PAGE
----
This action was brought by the plaintiff insurance company against the defendant insurance agency which the plaintiff alleged negligently failed to obtain the proper uninsured motorist selection form when it sold an insurance policy. As a result, the plaintiff faced exposure in the amount of $1 million in excess UM coverage.
The evidence showed that the defendant insurance agency sold an underlying automobile policy and did not obtain a UM selection form at the time of the application. The form was completed approximately two months after the policy was sold. The UM selection form stated that the insured sought to reject excess UM coverage. The excess coverage with the plaintiff insurance company was above a $1 million UM policy which the insured had with another company.
Six months after the policy went into effect, the insured was involved in an accident with an uninsured motorist. The insured sustained a debilitating brain injury as well as other orthopedic injuries in the accident. The insured contended that he did not understand the insurance selection form and that he actually wanted to accept the excess UM coverage offered by the plaintiff.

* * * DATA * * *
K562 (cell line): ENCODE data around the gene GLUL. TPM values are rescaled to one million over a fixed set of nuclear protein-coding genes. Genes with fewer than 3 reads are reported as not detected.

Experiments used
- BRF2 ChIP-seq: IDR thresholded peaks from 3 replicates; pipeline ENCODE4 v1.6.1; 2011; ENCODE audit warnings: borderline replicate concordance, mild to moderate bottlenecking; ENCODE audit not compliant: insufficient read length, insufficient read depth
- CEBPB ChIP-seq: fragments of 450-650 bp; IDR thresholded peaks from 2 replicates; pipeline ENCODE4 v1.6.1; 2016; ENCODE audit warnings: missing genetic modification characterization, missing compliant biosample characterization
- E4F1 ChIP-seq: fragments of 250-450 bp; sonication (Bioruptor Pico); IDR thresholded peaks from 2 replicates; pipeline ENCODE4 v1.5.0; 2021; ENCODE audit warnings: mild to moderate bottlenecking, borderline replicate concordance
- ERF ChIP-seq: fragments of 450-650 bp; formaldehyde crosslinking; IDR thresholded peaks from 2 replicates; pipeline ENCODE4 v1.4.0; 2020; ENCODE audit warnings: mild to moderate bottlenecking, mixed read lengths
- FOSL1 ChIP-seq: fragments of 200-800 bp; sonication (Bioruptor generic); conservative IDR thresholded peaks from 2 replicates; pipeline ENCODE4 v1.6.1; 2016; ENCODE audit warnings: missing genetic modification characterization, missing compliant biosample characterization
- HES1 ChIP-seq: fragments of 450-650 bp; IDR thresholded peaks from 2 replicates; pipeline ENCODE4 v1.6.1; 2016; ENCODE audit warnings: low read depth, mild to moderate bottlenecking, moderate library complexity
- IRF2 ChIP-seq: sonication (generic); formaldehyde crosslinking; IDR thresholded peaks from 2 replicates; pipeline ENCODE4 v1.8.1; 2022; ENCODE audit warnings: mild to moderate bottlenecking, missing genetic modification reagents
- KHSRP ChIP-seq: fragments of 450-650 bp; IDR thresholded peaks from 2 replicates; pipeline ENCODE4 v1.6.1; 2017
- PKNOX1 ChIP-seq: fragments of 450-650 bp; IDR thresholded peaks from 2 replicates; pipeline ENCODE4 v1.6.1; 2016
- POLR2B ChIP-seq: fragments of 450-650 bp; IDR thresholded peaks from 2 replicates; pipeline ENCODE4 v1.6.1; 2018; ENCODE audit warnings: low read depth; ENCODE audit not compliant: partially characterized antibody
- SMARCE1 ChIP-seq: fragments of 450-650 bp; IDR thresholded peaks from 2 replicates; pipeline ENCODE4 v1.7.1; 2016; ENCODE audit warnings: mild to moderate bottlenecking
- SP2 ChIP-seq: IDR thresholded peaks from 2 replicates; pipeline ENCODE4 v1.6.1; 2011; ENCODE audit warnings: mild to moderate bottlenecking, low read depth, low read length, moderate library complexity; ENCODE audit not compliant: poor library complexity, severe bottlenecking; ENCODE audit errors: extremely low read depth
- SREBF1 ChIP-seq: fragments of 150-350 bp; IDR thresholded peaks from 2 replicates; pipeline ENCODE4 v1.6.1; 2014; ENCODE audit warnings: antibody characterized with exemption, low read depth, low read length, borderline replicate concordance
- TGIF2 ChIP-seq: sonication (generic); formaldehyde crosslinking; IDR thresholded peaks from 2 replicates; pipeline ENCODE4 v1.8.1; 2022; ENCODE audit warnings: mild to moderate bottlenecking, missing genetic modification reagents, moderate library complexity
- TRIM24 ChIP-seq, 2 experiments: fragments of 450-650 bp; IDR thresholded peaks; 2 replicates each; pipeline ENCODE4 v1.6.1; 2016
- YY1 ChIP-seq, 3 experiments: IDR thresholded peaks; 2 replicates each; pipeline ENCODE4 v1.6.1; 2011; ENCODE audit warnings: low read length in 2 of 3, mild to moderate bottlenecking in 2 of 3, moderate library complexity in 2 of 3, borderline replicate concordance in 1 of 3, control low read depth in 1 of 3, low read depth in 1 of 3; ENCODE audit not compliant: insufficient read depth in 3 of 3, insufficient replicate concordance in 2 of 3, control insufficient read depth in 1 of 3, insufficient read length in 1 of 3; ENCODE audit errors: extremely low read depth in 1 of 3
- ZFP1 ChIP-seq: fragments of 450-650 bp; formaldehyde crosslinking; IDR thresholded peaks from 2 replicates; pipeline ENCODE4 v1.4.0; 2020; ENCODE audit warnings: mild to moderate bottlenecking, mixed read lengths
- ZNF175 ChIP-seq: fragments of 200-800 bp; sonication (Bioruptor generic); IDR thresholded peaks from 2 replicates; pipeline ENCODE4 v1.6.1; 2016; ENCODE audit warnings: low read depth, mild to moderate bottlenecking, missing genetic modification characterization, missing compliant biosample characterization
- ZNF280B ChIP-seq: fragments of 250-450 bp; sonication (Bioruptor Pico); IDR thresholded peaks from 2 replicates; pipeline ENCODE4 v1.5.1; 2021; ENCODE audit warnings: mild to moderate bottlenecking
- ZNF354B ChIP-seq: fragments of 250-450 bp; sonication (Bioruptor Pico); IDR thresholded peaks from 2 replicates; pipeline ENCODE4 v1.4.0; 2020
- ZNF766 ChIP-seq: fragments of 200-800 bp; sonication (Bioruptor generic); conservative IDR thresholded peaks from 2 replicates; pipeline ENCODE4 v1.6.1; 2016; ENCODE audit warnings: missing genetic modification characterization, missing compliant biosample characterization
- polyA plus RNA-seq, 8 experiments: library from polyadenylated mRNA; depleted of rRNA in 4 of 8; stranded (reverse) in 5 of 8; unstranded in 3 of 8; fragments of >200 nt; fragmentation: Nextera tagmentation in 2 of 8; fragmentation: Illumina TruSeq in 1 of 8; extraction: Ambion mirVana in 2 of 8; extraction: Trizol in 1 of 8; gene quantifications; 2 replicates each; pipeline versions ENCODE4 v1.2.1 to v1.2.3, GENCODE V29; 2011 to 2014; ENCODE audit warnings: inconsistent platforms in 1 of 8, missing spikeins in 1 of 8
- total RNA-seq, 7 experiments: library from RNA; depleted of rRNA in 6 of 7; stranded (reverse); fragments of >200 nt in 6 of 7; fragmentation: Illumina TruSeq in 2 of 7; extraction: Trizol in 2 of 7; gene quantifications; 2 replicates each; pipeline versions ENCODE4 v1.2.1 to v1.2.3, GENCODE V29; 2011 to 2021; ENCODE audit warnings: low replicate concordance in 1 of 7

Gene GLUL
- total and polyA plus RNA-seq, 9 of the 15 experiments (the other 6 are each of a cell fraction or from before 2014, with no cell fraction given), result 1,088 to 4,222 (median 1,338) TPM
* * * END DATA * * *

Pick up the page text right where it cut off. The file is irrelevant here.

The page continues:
The plaintiff alleged that the defendant insurance agency’s failure to initially obtain the appropriate selection form entitled the insured in the underlying action to receive the $1 million in excess UM coverage from the plaintiff. The insured’s underlying personal injury action was arbitrated with an award for the plaintiff in the amount of $1,950,000.
The plaintiff contended that it was then faced with a $950,000 excess arbitration award. The plaintiff settled the UM claim brought by its insured for $415,000.
The defendant insurance agency argued that it had no duty to obtain the UM selection form at the time the insurance application was made.
The defendant provided the form two months after the policy went into effect, fulfilling its duty to the plaintiff, according to defense arguments. The defense maintained that the plaintiff failed to follow up after it received the insured’s application without the UM selection form attached. Evidence showed that the plaintiff had sent a letter to the defendant requesting the UM selection form, but that no further follow-up measures were taken by the plaintiff. The defense alleged that it did not have a copy of the UM selection form at the time the application was made. The defendant additionally maintained that the insured had rejected the UM coverage and was not entitled to the benefits claimed by the plaintiff.
The jury found the defendant 70% liable and the plaintiff 30% comparatively negligent. The plaintiff was awarded $415,000 which was reduced accordingly.
Capital Assurance Company vs. Fortune Insurance Agency. Case no. 91-43546; Judge Eleanor Schokket, 1-16-97.
Attorneys for plaintiff: Gregory P. Hengber and Hugh L. Wood of Wood & Quintairos in Miami; Attorney for defendant: Pete L. DeMahy of Smith, DeMahy, Drake, Cozad & Cabeza in Miami.